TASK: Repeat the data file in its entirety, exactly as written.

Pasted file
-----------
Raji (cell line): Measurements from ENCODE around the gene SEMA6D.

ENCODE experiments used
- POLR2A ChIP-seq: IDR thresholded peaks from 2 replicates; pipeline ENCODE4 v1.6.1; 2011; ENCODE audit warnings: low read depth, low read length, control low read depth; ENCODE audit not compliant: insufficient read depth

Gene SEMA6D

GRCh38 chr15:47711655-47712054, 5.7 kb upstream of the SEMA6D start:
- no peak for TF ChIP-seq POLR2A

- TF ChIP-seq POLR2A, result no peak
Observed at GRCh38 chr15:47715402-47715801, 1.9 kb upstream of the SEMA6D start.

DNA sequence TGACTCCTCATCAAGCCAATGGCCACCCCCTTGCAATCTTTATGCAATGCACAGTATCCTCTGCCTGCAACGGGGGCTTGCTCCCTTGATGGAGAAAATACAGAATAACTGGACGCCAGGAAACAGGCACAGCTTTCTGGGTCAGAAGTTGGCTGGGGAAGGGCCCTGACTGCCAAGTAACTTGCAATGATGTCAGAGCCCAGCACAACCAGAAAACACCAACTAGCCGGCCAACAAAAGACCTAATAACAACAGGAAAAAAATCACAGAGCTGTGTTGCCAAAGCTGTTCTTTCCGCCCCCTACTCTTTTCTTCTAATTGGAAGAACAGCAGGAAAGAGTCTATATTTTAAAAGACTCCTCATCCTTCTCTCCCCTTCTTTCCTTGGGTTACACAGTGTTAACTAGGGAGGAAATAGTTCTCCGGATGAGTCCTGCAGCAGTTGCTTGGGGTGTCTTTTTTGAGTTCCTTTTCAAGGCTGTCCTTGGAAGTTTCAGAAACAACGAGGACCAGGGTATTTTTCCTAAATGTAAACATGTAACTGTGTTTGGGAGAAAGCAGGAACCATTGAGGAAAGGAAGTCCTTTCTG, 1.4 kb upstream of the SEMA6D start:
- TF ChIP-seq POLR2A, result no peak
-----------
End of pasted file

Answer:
Raji (cell line): Measurements from ENCODE around the gene SEMA6D.

ENCODE experiments used
- POLR2A ChIP-seq: IDR thresholded peaks from 2 replicates; pipeline ENCODE4 v1.6.1; 2011; ENCODE audit warnings: low read depth, low read length, control low read depth; ENCODE audit not compliant: insufficient read depth

Gene SEMA6D

GRCh38 chr15:47711655-47712054, 5.7 kb upstream of the SEMA6D start:
- no peak for TF ChIP-seq POLR2A

- TF ChIP-seq POLR2A, result no peak
Observed at GRCh38 chr15:47715402-47715801, 1.9 kb upstream of the SEMA6D start.

DNA sequence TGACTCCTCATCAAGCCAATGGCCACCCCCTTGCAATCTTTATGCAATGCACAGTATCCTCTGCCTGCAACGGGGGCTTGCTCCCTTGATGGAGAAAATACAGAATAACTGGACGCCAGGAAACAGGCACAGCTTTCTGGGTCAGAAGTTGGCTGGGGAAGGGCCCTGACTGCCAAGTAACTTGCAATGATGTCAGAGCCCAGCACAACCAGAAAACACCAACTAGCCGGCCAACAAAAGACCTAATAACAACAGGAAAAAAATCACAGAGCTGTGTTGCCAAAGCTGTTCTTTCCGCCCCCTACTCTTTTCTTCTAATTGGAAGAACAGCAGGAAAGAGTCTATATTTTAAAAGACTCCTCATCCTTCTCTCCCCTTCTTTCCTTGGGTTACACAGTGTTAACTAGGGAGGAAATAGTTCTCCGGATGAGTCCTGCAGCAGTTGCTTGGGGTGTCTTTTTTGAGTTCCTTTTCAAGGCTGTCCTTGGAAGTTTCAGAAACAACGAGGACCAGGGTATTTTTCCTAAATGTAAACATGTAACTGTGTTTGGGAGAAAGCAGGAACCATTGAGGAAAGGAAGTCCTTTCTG, 1.4 kb upstream of the SEMA6D start:
- TF ChIP-seq POLR2A, result no peak